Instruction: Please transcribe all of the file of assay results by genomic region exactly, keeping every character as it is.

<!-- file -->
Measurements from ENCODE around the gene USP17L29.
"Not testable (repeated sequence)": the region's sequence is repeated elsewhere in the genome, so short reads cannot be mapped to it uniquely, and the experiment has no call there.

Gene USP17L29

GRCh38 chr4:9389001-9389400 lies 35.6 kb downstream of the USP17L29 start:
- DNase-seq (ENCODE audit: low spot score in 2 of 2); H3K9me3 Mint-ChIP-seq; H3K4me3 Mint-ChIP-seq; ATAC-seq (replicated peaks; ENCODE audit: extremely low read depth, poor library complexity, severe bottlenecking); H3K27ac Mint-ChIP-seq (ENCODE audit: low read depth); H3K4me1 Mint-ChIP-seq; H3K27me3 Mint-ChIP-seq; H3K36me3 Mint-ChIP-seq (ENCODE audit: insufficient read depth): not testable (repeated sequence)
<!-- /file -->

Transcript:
Measurements from ENCODE around the gene USP17L29.
"Not testable (repeated sequence)": the region's sequence is repeated elsewhere in the genome, so short reads cannot be mapped to it uniquely, and the experiment has no call there.

Gene USP17L29

GRCh38 chr4:9389001-9389400 lies 35.6 kb downstream of the USP17L29 start:
- DNase-seq (ENCODE audit: low spot score in 2 of 2); H3K9me3 Mint-ChIP-seq; H3K4me3 Mint-ChIP-seq; ATAC-seq (replicated peaks; ENCODE audit: extremely low read depth, poor library complexity, severe bottlenecking); H3K27ac Mint-ChIP-seq (ENCODE audit: low read depth); H3K4me1 Mint-ChIP-seq; H3K27me3 Mint-ChIP-seq; H3K36me3 Mint-ChIP-seq (ENCODE audit: insufficient read depth): not testable (repeated sequence)